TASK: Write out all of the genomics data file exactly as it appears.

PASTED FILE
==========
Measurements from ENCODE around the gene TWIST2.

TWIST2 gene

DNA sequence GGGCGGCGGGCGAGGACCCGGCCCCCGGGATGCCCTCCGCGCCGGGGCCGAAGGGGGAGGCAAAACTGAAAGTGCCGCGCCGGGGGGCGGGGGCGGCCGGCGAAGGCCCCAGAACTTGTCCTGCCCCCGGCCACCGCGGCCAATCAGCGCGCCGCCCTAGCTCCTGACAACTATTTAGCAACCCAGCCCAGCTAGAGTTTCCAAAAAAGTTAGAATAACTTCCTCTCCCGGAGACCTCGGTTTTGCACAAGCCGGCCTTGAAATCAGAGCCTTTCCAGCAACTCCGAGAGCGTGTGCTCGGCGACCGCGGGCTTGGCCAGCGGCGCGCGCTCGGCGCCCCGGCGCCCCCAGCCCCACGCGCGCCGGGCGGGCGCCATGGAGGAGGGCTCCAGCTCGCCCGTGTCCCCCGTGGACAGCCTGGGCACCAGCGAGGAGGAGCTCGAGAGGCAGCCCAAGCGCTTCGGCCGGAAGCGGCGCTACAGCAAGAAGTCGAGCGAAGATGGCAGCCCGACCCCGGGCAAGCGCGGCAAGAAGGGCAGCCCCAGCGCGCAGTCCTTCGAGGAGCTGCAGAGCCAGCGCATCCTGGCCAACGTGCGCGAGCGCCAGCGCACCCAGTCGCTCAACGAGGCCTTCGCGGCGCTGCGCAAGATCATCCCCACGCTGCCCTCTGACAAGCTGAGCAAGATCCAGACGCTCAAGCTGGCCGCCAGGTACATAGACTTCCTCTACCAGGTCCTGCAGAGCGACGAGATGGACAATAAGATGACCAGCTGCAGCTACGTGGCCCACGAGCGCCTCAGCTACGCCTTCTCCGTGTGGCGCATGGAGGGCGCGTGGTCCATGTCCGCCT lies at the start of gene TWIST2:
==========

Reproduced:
Measurements from ENCODE around the gene TWIST2.

TWIST2 gene

DNA sequence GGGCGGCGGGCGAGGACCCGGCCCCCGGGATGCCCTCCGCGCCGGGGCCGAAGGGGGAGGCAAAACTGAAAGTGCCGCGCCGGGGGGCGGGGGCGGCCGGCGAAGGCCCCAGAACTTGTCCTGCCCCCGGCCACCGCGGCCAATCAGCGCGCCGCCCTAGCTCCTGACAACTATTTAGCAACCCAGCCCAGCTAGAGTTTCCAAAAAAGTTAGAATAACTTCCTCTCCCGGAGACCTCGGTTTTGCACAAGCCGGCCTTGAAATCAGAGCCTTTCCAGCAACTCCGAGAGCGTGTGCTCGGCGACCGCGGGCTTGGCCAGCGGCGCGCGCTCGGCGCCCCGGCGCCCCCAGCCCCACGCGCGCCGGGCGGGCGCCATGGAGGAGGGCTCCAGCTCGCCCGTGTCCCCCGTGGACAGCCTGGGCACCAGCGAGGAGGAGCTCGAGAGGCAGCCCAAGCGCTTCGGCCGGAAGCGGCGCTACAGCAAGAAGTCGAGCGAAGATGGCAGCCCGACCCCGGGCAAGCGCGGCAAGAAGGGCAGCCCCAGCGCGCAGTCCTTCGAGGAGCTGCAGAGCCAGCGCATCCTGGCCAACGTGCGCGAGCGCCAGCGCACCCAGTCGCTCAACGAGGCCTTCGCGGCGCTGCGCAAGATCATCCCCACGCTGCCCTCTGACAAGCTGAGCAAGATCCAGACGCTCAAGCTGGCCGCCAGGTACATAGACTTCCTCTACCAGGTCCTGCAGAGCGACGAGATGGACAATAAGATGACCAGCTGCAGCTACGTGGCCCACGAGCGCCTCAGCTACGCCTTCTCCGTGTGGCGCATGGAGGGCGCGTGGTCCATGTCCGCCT lies at the start of gene TWIST2: